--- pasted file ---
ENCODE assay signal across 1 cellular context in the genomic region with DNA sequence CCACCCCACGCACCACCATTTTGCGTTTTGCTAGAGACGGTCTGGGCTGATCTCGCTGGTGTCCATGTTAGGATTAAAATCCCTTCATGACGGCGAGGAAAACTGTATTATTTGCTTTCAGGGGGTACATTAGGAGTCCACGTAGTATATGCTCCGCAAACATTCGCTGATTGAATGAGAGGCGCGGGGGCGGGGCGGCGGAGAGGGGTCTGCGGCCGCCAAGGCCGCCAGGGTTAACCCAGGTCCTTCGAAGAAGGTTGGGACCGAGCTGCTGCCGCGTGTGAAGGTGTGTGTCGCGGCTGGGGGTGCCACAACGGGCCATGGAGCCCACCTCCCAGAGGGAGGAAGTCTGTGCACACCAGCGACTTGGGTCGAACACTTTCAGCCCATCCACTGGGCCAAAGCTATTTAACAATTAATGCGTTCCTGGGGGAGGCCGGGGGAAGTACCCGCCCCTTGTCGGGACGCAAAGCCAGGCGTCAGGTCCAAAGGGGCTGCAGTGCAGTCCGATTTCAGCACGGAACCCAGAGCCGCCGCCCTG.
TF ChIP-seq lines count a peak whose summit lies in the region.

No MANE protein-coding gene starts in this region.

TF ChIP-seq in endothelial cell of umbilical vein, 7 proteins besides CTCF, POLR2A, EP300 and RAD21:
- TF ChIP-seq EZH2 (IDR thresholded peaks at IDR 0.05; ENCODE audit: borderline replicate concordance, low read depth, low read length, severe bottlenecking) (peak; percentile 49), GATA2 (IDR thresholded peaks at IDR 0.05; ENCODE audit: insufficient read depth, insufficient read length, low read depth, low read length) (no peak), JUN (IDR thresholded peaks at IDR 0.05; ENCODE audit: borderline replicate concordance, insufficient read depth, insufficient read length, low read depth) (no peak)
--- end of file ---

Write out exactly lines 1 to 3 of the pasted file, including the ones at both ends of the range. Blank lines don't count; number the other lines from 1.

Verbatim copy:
ENCODE assay signal across 1 cellular context in the genomic region with DNA sequence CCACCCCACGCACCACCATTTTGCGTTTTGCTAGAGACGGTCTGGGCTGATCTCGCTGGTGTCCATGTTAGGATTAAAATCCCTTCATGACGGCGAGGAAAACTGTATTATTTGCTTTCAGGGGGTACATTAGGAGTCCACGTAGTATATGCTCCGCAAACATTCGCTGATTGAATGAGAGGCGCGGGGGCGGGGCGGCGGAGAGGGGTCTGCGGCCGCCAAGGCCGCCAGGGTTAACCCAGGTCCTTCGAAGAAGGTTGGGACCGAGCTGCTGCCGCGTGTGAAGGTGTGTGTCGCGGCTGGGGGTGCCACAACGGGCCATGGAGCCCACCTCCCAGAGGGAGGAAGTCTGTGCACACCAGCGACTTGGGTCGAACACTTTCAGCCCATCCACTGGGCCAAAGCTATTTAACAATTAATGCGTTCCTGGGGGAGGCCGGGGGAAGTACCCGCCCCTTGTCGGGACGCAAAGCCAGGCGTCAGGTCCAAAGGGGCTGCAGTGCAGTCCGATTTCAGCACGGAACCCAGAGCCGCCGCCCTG.
TF ChIP-seq lines count a peak whose summit lies in the region.

No MANE protein-coding gene starts in this region.